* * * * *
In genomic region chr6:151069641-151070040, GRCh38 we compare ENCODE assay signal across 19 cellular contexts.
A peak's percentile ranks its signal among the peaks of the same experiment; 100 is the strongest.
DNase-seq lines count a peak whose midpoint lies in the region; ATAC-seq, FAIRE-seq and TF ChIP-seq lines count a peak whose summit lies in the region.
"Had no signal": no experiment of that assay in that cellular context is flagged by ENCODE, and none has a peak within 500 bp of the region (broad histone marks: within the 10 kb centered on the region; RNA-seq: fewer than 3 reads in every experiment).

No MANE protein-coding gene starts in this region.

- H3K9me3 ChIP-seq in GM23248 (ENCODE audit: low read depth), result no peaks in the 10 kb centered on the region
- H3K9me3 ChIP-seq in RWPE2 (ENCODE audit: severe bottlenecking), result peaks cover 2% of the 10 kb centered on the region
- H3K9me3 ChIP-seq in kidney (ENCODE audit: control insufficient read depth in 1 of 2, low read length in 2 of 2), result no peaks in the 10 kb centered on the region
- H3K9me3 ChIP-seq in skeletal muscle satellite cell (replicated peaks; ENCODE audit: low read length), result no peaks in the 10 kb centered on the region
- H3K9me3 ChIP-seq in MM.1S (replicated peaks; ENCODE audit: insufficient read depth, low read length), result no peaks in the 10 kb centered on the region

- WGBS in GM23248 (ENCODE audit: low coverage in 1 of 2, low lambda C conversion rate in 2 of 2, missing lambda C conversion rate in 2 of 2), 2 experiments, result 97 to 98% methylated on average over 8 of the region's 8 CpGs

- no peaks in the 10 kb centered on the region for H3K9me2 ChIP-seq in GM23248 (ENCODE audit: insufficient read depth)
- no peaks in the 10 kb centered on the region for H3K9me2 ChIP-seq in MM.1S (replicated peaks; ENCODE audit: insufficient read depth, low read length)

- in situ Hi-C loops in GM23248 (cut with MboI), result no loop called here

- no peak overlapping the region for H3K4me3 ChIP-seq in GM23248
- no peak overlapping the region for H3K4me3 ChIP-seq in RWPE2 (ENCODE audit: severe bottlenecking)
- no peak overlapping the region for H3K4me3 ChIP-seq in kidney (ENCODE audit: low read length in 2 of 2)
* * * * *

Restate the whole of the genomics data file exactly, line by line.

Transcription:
In genomic region chr6:151069641-151070040, GRCh38 we compare ENCODE assay signal across 19 cellular contexts.
A peak's percentile ranks its signal among the peaks of the same experiment; 100 is the strongest.
DNase-seq lines count a peak whose midpoint lies in the region; ATAC-seq, FAIRE-seq and TF ChIP-seq lines count a peak whose summit lies in the region.
"Had no signal": no experiment of that assay in that cellular context is flagged by ENCODE, and none has a peak within 500 bp of the region (broad histone marks: within the 10 kb centered on the region; RNA-seq: fewer than 3 reads in every experiment).

No MANE protein-coding gene starts in this region.

- H3K9me3 ChIP-seq in GM23248 (ENCODE audit: low read depth), result no peaks in the 10 kb centered on the region
- H3K9me3 ChIP-seq in RWPE2 (ENCODE audit: severe bottlenecking), result peaks cover 2% of the 10 kb centered on the region
- H3K9me3 ChIP-seq in kidney (ENCODE audit: control insufficient read depth in 1 of 2, low read length in 2 of 2), result no peaks in the 10 kb centered on the region
- H3K9me3 ChIP-seq in skeletal muscle satellite cell (replicated peaks; ENCODE audit: low read length), result no peaks in the 10 kb centered on the region
- H3K9me3 ChIP-seq in MM.1S (replicated peaks; ENCODE audit: insufficient read depth, low read length), result no peaks in the 10 kb centered on the region

- WGBS in GM23248 (ENCODE audit: low coverage in 1 of 2, low lambda C conversion rate in 2 of 2, missing lambda C conversion rate in 2 of 2), 2 experiments, result 97 to 98% methylated on average over 8 of the region's 8 CpGs

- no peaks in the 10 kb centered on the region for H3K9me2 ChIP-seq in GM23248 (ENCODE audit: insufficient read depth)
- no peaks in the 10 kb centered on the region for H3K9me2 ChIP-seq in MM.1S (replicated peaks; ENCODE audit: insufficient read depth, low read length)

- in situ Hi-C loops in GM23248 (cut with MboI), result no loop called here

- no peak overlapping the region for H3K4me3 ChIP-seq in GM23248
- no peak overlapping the region for H3K4me3 ChIP-seq in RWPE2 (ENCODE audit: severe bottlenecking)
- no peak overlapping the region for H3K4me3 ChIP-seq in kidney (ENCODE audit: low read length in 2 of 2)